Monday, May 10, 2010

Loss of Innocence

I woke up in the early hours of the morning, at a time Don calls oh-dark-thirty, and had a random thought that disturbed me so much I couldn't go back to sleep for a long, long time. 

Our last dog, Merly, was scared of EVERYTHING.  Life was a terrifying experience for her.  I thought for a long time that it was our fault--that we'd trained her wrong, or not enough, or too much.  Then I learned more about animal psychology/behavior.  I found out that while we might have been able to alleviate the fear, had we known more about it, we could never have made her feel totally safe, thanks to her early upbringing and her basic personality.

 So, when we got Lance, we decided to do everything in our power to make sure he didn't suffer from any of the same terrors.  We crate trained.  We took him to trainers who started their Early Puppyhood Education class with the statement, "Imagine what your child would grow up to be if the entire time he was growing up, he never had to hear the word 'no'."  We spent every spare moment we had for three months socializing him with people and dogs and situations of every conceivable type.  We nurtured and protected and encouraged and loved.  AND IT WORKED!  Neither of us had ever seen a happier puppy!  His ears and head were always up, his eyes were always alight with love and mischief, and he never met a stranger, human or canine, that he didn't like.  His life motto was "Hi, I'm Lance!  And life is GREAT!"  That's the way he was until he hit 8 months, that is.

At that point, as we were warned would probably happen, he got hit with panosteitis.  'Pano', as it's commonly referred to by the owners of large breed dogs, those who most often go through it.  It is, to put it simply, 'growing pains.'  It typically occurs in the long bones of the legs, jumps from leg to leg, and can take anywhere from days to months to go away.  There is no avoiding it, and no 'cure'.  Analgesics help control the pain, but still, sometimes they can hardly walk from it.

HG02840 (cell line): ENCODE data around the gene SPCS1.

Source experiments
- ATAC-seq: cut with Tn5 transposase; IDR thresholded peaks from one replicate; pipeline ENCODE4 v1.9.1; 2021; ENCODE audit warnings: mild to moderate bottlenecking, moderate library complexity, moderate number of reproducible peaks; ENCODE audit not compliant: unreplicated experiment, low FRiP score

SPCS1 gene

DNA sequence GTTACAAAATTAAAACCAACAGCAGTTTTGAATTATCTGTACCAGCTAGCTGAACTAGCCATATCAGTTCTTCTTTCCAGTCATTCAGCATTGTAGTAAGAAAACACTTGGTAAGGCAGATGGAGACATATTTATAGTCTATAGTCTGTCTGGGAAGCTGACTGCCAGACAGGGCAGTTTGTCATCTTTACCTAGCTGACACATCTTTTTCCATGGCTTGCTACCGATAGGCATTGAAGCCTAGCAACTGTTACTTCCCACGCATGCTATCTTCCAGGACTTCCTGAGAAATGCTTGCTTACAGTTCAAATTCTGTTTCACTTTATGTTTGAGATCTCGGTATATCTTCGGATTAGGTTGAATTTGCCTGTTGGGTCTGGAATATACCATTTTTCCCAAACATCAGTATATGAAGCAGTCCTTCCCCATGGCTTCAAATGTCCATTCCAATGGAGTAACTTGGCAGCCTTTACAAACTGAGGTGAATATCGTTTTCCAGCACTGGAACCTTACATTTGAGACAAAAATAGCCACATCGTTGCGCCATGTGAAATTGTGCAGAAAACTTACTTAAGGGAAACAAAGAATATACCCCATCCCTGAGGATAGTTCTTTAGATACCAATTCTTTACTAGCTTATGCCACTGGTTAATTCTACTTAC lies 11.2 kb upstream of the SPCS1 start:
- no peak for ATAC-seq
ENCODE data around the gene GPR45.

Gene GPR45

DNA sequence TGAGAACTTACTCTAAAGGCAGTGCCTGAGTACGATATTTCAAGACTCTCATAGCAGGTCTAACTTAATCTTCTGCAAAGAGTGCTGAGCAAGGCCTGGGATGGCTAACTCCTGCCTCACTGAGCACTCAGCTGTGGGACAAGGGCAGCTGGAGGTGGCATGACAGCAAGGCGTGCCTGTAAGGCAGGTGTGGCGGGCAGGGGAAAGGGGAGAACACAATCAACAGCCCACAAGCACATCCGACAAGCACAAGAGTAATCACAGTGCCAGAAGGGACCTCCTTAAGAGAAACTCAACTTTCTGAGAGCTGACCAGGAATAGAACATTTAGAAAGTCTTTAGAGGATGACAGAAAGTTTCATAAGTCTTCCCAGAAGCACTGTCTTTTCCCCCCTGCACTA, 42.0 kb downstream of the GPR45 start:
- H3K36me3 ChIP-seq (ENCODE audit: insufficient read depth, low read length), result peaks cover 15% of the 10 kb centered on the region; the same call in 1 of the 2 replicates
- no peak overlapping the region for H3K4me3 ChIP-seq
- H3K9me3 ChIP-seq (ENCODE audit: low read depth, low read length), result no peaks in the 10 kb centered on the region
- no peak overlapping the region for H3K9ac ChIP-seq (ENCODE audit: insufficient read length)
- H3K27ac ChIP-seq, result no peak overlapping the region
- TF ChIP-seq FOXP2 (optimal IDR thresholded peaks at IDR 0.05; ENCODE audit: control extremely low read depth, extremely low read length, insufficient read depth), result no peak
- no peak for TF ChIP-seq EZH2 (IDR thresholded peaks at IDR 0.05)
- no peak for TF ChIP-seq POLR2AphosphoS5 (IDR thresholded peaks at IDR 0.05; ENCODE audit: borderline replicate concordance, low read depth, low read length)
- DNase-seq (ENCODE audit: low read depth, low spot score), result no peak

For the past two weeks, he's been favoring his front left leg, and doing everything from limping slightly to laying and whimpering so continuously it sounds like he's crying.  Worst of all, exertion of any kind makes it worse, so we can't play fetch with him, or take him for walks, or take him to the dog park.  The vast majority of training involves him standing or sitting or walking, so that's out, too.  All of a sudden, he's in pain, and we've stopped playing with him.  I can't imagine what he's thinking.  He must imagine he's being punished for something he can't figure out.  He's still getting as much love and attention as we can give, but it's not enough.  He's a puppy!  He needs exercise for developing muscles.  He wants to run and play.  And he doesn't have the capacity to understand why any of this is happening to him.

He's changed.  His ears and head are more often down than up anymore.  He sleeps SO much.  And he's not as happy and carefree as he used to be.  I don't know if he ever will be again, after having gone through this.  (His right front leg is getting better, but yesterday he was favoring his back right leg.)

AND I DON'T KNOW WHAT TO DO TO FIX IT.  Or even if it can be fixed.

1 comment:

CousinDon said...

I know Sweetie. What I hope is that kids and puppies are resilient and that he'll forget this soon.